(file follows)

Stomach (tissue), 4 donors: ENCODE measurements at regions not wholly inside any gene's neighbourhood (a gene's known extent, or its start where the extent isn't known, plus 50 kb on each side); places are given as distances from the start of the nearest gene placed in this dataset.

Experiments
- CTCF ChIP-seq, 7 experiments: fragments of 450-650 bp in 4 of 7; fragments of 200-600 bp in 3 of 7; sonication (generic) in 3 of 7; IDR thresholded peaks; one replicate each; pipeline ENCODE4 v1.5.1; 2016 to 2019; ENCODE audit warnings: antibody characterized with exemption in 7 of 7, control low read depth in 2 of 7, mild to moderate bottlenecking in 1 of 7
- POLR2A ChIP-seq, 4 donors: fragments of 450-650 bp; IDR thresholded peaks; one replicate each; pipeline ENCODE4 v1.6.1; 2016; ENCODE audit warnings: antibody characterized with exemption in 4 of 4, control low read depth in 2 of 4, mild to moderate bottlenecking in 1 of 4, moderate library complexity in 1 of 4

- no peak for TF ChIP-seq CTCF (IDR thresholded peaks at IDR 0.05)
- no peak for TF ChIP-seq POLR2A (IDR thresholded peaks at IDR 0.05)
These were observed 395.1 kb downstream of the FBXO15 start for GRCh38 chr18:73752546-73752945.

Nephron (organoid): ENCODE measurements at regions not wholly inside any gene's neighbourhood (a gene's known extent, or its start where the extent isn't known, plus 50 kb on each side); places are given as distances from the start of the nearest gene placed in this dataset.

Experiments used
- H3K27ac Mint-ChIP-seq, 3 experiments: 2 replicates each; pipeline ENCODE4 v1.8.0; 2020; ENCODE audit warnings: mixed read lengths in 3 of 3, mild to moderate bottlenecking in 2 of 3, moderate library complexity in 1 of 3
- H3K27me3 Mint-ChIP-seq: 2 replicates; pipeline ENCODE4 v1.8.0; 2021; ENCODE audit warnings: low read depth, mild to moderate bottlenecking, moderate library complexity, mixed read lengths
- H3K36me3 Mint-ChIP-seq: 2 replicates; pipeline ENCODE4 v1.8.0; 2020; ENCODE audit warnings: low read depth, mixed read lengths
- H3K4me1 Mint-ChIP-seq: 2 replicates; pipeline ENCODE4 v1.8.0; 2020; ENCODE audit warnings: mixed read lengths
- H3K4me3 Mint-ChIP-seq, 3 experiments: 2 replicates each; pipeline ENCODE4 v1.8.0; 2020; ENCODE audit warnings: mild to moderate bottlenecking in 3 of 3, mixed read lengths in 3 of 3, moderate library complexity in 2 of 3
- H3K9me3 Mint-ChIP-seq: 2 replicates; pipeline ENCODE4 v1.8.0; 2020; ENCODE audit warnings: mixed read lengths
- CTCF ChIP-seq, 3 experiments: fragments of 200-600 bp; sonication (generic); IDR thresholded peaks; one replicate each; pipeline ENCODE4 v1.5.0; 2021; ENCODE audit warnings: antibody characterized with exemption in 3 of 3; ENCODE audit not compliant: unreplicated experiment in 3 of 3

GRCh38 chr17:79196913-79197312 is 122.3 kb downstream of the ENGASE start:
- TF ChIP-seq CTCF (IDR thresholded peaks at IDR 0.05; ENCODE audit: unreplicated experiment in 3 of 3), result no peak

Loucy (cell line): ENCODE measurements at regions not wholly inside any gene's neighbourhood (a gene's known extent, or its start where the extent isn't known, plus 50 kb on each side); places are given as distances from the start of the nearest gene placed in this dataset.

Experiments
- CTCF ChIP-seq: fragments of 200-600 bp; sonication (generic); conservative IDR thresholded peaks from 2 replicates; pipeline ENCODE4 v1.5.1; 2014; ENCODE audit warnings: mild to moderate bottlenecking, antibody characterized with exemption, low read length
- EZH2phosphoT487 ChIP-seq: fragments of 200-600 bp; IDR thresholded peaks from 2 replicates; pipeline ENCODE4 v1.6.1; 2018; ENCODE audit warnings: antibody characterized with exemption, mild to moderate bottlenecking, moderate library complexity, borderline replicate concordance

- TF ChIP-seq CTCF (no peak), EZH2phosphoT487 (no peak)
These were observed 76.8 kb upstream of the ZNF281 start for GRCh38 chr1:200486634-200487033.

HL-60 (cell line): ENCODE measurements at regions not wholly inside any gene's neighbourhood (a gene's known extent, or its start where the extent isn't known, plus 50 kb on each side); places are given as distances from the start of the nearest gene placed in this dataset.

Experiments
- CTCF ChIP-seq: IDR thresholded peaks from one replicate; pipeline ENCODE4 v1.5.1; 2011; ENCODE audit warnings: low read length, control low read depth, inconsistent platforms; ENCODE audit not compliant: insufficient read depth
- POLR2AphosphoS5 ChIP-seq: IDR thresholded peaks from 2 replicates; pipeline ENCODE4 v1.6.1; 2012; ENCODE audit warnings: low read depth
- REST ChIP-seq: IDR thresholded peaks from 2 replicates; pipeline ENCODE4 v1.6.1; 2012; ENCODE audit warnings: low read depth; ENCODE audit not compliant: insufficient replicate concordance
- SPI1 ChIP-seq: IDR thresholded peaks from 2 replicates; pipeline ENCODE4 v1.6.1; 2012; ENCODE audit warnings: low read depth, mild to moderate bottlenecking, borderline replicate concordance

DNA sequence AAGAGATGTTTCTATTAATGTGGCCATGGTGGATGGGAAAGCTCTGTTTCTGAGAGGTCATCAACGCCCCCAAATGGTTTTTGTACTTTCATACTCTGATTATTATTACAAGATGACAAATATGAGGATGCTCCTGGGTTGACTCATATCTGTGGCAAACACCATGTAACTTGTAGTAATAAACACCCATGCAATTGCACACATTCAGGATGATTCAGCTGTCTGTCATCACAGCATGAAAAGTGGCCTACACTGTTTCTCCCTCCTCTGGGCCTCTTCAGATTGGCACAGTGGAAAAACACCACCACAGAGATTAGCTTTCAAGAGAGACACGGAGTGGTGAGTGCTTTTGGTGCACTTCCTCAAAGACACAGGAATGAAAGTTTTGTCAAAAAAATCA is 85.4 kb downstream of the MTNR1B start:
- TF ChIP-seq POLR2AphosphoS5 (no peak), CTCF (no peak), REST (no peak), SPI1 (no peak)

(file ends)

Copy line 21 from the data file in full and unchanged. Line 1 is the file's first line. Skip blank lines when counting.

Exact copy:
- CTCF ChIP-seq: fragments of 200-600 bp; sonication (generic); conservative IDR thresholded peaks from 2 replicates; pipeline ENCODE4 v1.5.1; 2014; ENCODE audit warnings: mild to moderate bottlenecking, antibody characterized with exemption, low read length